Where have all the pint-sized collectors gone?
Most kids today don't collect stamps and baseball cards as their parents once did. Does it matter?
Angela Watson remembers the pleasure of childhood stamp collecting. Whenever friends and family gave her stamps, especially from foreign countries, she would study them. Then she would turn to the Encyclopedia Britannica for more information.
Today far fewer youngsters are involved in the traditional "big three" of children's collecting – stamps, coins, and sports cards.
As Watson explains, "Getting kids interested in 'traditional' hobbies can be very difficult because we are competing with video games, skateboards, and TV."
That leaves adult collectors scrambling to find ways to draw a new generation of enthusiasts. Stamp clubs, Watson notes, are trying to attract children with free stamps and appealing activities.
"Kids used to collect stamps because it was a glimpse into a world you couldn't see just by turning on a computer [as they can today]," says Will Seippel, a father of five and CEO of WorthPoint, a database for collectibles. "If you were growing up in Baltimore, a stamp was a way to see Cameroon. Today there's not the primary lure of the distant land."
People collect for three reasons – nostalgia, decorative purposes, and investment, says Gary Sohmers of Framingham, Mass., who appraises collectibles for the Antiques Roadshow on PBS. He finds that collecting teaches children about maintaining objects and sharing their collections with friends and family. It also offers lessons in fair trading.
Mr. Sohmers's 12-year-old son, Thomas, is an avid collector of NASA memorabilia, computers, video games, and penguins, both figurines and stuffed animals.
For a time, baseball cards became more popular than coin collecting for children, says Mark Albarian, president of Goldline International, a rare coin and precious metals trading firm. "Now that's changing because of the United States Mint. The state quarter program, new gold and silver coins, and the new Lincoln pennies for 2009 have brought coin collecting to center stage."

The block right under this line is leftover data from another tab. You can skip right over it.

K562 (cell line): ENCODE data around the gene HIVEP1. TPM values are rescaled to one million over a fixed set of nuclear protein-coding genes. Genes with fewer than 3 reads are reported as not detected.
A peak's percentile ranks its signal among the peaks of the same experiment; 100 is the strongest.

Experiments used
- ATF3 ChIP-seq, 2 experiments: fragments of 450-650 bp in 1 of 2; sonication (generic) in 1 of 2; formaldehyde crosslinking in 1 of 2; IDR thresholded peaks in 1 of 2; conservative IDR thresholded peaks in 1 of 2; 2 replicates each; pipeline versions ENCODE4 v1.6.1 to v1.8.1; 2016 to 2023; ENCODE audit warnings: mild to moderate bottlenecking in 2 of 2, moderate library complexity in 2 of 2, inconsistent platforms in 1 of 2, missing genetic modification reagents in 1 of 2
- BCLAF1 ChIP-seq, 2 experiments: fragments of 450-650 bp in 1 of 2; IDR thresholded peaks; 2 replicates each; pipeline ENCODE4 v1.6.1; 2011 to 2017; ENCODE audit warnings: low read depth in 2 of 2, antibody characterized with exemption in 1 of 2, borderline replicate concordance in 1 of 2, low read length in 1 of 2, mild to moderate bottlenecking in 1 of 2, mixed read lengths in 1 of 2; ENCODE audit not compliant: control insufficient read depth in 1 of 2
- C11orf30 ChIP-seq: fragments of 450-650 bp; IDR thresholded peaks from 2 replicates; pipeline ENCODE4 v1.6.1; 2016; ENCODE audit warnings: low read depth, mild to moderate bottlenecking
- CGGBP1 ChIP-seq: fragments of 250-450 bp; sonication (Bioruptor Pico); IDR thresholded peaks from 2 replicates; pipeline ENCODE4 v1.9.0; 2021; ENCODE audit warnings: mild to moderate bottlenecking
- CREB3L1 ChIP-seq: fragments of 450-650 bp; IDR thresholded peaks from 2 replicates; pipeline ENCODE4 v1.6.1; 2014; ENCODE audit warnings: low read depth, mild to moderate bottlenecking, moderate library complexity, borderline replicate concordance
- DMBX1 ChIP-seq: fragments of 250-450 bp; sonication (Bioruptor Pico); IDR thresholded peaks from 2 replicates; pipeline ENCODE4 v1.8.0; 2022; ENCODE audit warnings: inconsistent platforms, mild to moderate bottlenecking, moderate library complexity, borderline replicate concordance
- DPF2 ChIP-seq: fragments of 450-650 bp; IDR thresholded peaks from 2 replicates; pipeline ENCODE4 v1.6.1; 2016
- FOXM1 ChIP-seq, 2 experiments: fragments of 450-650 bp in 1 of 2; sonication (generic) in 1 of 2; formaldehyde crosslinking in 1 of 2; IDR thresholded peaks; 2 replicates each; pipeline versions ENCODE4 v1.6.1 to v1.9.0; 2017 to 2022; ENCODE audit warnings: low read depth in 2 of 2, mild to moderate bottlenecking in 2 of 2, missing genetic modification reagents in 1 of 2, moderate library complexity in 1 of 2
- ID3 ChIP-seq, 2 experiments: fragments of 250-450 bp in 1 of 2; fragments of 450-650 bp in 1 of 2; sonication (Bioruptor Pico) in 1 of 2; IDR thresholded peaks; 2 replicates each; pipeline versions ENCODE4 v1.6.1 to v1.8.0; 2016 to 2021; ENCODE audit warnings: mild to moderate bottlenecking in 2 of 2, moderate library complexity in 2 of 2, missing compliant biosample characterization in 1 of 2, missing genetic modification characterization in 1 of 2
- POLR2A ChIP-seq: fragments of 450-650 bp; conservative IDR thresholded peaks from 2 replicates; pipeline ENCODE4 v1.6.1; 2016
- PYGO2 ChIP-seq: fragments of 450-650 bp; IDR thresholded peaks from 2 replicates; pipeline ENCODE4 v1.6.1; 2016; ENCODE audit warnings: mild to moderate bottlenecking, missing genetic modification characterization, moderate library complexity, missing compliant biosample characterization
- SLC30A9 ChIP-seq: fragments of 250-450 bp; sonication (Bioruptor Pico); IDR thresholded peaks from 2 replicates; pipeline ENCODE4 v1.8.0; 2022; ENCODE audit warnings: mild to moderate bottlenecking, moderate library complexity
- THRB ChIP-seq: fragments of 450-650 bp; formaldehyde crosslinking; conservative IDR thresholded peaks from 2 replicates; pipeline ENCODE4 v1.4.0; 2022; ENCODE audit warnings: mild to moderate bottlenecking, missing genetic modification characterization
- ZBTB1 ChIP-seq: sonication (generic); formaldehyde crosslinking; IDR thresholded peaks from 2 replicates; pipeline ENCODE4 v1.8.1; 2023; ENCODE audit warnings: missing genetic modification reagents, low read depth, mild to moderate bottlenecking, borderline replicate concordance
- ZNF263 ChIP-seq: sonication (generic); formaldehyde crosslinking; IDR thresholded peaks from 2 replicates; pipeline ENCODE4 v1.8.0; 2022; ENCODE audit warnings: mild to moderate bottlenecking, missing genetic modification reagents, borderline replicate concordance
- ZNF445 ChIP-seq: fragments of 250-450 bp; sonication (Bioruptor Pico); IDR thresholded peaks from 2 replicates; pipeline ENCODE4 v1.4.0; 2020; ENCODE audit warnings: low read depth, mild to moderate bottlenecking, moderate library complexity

In sports collectibles, Major League Baseball and the sports card companies have conducted advertising and marketing campaigns in recent years to continue to attract young people to the hobby.
The Internet is also changing the world of collecting. As founder of CoinTalk.com, an online community of coin collectors, Peter Davis provides a way for older collectors to mentor the younger generation.
"One of the things younger collectors have to face today that older folks didn't is the massive influx of Chinese counterfeit coins into the hobby," he says. Online "marketplaces such as eBay have made it very profitable for Chinese counterfeiters to sell directly to the collecting public in the US, or to middlemen who pass counterfeits off as the real thing."
The Internet, particularly Wikipedia, "ruined" Brandon Mendelson's interest in trading cards. "When I was younger, I liked the trivia found on the back of each Marvel Comics card," says the Syracuse, N.Y., resident. "With the Internet, all the trivia can be found online, so it became a bit pointless to me to keep collecting them."